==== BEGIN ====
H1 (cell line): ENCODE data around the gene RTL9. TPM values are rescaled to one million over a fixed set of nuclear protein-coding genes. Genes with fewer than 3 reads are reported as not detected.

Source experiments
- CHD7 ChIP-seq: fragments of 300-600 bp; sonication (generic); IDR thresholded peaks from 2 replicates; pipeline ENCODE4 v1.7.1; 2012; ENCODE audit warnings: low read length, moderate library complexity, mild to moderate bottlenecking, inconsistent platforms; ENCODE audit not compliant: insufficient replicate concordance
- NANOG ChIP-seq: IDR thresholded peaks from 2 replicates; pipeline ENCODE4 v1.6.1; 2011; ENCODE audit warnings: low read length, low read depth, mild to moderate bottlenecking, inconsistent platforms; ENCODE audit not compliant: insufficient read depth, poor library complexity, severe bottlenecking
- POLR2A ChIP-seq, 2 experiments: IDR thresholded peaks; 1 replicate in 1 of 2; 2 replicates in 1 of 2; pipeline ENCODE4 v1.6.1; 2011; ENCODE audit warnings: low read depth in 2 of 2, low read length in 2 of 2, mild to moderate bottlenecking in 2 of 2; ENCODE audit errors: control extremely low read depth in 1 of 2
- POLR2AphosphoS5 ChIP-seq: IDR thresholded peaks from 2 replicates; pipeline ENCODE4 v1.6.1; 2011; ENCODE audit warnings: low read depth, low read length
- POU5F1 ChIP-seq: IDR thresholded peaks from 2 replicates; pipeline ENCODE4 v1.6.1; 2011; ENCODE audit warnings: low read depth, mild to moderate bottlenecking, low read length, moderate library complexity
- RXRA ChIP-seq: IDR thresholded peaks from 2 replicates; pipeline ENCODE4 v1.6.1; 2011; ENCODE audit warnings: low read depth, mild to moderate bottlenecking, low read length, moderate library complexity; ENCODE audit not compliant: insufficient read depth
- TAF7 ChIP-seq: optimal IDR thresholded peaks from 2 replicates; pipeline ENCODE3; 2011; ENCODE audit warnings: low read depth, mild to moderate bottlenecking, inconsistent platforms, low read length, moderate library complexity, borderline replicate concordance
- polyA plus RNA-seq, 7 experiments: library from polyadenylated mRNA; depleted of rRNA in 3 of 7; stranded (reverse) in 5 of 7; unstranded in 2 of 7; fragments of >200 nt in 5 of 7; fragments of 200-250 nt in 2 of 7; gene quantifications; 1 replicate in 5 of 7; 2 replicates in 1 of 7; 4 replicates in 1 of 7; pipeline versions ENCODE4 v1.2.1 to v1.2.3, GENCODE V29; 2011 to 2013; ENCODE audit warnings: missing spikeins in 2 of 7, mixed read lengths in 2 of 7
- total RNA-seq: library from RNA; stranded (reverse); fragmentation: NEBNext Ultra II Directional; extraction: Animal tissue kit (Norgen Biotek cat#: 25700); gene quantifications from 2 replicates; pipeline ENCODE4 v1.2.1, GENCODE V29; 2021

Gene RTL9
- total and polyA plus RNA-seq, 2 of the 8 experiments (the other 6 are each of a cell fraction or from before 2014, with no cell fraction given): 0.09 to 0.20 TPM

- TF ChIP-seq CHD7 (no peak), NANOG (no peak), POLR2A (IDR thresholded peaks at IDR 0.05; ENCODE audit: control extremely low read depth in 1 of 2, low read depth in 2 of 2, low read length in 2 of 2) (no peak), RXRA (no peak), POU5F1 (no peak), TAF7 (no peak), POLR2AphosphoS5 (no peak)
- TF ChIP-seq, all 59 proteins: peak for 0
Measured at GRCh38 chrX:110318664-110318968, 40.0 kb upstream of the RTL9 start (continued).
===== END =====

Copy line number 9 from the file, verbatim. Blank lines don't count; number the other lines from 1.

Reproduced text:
- TAF7 ChIP-seq: optimal IDR thresholded peaks from 2 replicates; pipeline ENCODE3; 2011; ENCODE audit warnings: low read depth, mild to moderate bottlenecking, inconsistent platforms, low read length, moderate library complexity, borderline replicate concordance